Volkswagen Amarok vs Mercedes-Benz X-Class vs Ford Ranger: Here’s our winner!

Volkswagen Amarok vs Mercedes-Benz X-Class vs Ford Ranger: Here’s our winner!

Volkswagen’s Amarok has always been a bit of an outsider in the bakkie game, having neither the pick-up heritage of the Ford Ranger (or a Hilux, Navara, or Isuzu), nor the brand cachet of the Mercedes-Benz X-Class. And, as the latter’s recent cancellation shows, sometimes even a glossy badge isn’t enough to guarantee success. But how does the Amarok really compare to the mainstream Ford and the glittery Benz?

Midway between two extremes

Those “only milk comes in two litres” comments must have stung Volkswagen a little bit in the Amarok’s early years, but it was quite an understandable sentiment back in 2011. After all, the smallest-engined high-trim mainstream competitor to a 2.0TDI Amarok had at least a 2.5-litre engine, a Hilux was a 3.0-litre, and the Ford Ranger stretched out to a full 3.2 litres. 

But now the roles have reversed, and the top-line Ranger uses the exact same configuration as the early Amarok range-topper: a 2.0-litre twin-turbo 4-cylinder. But, while Ford was downsizing, Volkswagen slotted their well-regarded 3.0-litre V6 turbodiesel under the Amarok’s hood, creating a new bakkie leader and flipping the established order upside down in one fell swoop. 

Just in time, too, as the Mercedes-Benz of bakkies, known as the X-Class, soon received a turbodiesel V6 of its own. Just like that, the battle for our bakkie throne moved to a higher level, but that battle was over sooner than expected. Let’s meet our contenders, and figure out who played the premium bakkie game just right.

 

Volkswagen Amarok 3.0 V6 TDI double cab Highline 4Motion

 

When the Volkswagen Amarok first arrived in South Africa, few onlookers would have predicted which direction its evolution would take. In the beginning, both single- and double cab body styles were available, with the entire model range consisting of 2.0-litre engines. The single-cab workhorses, as well as the detuned Golf GTI engine (with 118 kW and 300 Nm), soon disappeared due to low demand, leaving Volkswagen to pursue the leisure market with a range of double cabs.  

Engine, performance and consumption

All Amaroks are now diesel-powered, and while two variants of the 2.0 TDI engine still make up the bulk of the range, the real attention goes to the 3.0 V6 TDI variants. Standard for all V6 derivatives are an 8-speed automatic gearbox and permanent all-wheel drive. Predictably, it’s quite a mover, with 165 kW and 550 Nm on tap (180 kW/580 Nm on overboost), giving it a 0 – 100 km/h sprint in a claimed 8.0 seconds and a top speed of 193 km/h. 

Fuel consumption is not too excessive, with Volkswagen claiming an average figure of 9.0 ℓ/100 km. On real roads, buyers could look at average consumption in the mid-10 ℓ/100 km region, or even more if they frequently indulge in that wave of turbo torque. It’s not the most frugal bakkie out there, but that’s the price one has to pay for all that power.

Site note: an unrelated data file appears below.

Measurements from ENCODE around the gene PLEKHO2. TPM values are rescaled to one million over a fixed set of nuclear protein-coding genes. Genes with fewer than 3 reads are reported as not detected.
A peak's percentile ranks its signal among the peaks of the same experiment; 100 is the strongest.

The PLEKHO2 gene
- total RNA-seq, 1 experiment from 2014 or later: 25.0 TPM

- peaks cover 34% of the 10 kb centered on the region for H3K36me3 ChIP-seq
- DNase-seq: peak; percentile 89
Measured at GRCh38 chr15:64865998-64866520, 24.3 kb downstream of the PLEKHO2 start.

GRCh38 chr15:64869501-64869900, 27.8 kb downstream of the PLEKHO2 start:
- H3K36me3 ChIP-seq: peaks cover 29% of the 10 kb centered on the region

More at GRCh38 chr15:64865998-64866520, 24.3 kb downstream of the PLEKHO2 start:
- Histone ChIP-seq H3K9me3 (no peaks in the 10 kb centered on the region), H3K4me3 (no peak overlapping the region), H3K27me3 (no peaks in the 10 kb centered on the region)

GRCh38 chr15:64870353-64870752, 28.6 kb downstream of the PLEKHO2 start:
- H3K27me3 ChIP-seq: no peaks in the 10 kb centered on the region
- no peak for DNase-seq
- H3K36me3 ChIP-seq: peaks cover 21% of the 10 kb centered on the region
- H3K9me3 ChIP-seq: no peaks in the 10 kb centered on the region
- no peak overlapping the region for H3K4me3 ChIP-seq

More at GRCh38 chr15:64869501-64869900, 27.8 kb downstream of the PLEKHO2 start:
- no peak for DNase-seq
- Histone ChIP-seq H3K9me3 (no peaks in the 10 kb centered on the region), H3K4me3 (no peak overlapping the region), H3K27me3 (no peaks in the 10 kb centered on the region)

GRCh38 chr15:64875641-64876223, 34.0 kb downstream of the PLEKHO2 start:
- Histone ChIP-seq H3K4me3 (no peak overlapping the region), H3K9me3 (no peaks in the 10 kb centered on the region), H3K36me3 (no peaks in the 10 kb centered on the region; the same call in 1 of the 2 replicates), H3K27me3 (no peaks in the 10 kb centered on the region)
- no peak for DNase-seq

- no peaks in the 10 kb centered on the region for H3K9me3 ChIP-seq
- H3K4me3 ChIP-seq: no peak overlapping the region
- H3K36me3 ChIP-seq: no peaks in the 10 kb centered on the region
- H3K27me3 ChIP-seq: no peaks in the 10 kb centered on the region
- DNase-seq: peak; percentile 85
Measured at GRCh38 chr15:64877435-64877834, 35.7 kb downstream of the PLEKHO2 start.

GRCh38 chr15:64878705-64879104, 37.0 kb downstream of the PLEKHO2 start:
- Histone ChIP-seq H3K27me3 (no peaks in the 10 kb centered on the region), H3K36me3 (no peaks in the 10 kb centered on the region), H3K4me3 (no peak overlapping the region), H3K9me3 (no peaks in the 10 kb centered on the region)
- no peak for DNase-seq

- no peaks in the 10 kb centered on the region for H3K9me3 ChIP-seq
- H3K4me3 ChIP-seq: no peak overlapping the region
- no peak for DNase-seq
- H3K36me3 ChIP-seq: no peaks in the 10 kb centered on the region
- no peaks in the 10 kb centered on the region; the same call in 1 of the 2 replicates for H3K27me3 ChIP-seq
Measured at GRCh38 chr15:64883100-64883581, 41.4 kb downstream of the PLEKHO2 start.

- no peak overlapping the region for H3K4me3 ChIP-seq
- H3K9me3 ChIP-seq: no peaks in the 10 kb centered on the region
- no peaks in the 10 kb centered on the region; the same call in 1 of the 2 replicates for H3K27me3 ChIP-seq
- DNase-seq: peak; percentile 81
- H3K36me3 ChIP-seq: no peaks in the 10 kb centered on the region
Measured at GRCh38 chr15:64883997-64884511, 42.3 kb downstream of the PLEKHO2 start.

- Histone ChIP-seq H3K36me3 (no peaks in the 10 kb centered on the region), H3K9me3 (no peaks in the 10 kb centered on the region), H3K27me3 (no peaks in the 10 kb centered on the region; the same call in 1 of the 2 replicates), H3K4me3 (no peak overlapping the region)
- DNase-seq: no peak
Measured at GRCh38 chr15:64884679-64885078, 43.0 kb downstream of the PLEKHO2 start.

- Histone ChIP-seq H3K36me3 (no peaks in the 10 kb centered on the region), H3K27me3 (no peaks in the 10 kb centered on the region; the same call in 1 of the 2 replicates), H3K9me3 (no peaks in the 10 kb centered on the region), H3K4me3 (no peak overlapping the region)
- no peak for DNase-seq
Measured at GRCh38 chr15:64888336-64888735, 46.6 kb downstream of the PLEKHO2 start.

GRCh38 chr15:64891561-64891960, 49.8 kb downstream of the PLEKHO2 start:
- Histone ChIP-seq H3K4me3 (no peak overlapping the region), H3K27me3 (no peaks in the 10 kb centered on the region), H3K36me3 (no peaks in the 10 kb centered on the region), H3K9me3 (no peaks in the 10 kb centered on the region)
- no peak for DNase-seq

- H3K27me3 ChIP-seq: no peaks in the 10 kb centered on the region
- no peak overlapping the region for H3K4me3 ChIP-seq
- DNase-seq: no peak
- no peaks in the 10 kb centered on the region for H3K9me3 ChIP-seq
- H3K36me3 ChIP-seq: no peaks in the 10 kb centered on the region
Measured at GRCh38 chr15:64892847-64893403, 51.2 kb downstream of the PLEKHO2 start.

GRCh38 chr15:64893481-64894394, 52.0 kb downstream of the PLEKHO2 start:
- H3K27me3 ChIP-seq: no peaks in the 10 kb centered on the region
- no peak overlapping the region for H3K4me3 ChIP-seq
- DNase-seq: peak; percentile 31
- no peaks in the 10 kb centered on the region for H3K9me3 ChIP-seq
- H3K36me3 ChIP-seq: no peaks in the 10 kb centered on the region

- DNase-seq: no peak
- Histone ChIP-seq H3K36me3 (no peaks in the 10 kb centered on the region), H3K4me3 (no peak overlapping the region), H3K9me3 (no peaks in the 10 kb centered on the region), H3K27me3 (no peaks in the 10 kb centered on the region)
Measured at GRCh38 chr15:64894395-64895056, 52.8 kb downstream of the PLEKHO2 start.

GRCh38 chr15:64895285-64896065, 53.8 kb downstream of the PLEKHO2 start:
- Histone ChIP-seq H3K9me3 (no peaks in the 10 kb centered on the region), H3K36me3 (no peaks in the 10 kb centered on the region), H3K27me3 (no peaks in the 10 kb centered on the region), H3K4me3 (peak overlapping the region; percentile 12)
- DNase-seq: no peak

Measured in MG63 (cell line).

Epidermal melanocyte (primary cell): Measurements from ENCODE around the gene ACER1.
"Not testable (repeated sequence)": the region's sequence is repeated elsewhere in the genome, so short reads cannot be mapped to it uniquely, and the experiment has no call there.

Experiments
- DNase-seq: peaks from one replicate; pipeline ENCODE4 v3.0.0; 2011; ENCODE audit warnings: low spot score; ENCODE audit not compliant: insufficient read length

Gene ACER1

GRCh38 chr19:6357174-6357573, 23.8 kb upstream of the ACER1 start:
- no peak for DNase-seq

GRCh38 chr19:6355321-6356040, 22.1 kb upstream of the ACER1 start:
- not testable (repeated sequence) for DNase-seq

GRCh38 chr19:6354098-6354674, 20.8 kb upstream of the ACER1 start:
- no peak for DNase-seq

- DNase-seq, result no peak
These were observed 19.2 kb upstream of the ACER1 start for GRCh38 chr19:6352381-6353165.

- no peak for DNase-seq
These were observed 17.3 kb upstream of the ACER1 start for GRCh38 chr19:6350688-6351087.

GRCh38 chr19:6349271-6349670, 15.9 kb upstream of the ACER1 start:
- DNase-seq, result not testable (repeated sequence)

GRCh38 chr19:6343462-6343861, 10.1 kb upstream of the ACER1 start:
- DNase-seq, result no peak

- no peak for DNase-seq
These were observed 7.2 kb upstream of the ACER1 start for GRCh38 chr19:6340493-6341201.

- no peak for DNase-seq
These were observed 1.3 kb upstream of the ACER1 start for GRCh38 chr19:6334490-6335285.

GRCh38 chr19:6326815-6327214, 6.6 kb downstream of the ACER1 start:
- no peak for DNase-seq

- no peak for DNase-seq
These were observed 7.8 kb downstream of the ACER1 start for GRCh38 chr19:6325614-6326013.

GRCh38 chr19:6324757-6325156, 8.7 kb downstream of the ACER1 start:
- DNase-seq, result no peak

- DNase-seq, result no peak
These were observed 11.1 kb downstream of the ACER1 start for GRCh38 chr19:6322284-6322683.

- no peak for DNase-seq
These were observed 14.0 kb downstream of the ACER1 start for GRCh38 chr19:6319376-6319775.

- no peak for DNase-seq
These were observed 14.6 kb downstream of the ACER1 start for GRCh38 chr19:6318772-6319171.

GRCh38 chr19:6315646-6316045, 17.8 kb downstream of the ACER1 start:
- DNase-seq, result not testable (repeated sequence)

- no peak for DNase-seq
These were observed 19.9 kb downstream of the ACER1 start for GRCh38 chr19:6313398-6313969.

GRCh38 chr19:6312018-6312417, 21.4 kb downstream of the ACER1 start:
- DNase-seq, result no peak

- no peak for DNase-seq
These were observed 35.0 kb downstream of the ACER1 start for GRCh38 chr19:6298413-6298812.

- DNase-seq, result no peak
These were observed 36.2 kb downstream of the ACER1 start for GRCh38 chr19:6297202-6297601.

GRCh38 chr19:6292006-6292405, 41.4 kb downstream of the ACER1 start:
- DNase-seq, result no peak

Standard equipment

There was a time when the Highline label meant top-spec trim in most Volkswagens, but it actually marks the entry point for buying an Amarok V6 TDI. What’s on offer? Pretty much everything: 18-inch alloy wheels, dual-zone climate control, a colour touchscreen infotainment system with remote controls on the leather-trimmed steering wheel, cruise control, heated and electrically adjusted rear-view mirrors, illuminated load bay, and front and rear parking sensors all form part of the “basic” Highline package. 

Xenon headlights, leather upholstery, and automatic wipers are optional, but come standard with the higher trim levels. All in all, it’s well-enough equipped for its price tag, but not really at the cutting edge of bakkie tech and convenience items – at least, not at this trim level. 

Safety

A 5-star ANCAP crash test rating, 6 airbags, stability- and traction control, and ISOFIX rear child seat anchors are all included in the standard Amarok Highline package, with no upgrades available on the option sheet — not that it needs much improving in this department, mind you.

 Practicality

Because the Amarok V6 plays in the luxury side of the market, occupant comfort takes on extra importance. It’s all good news in the front seats, with plenty of head-, leg-, and shoulder room around the front pews, even though it’s the narrowest bakkie in this group. The rear seat isn’t quite as spacious, with a bit of the old-school upright seating position in evidence. Nonetheless, there should be enough room for 4 large-ish adults in an Amarok, and 5 at a pinch.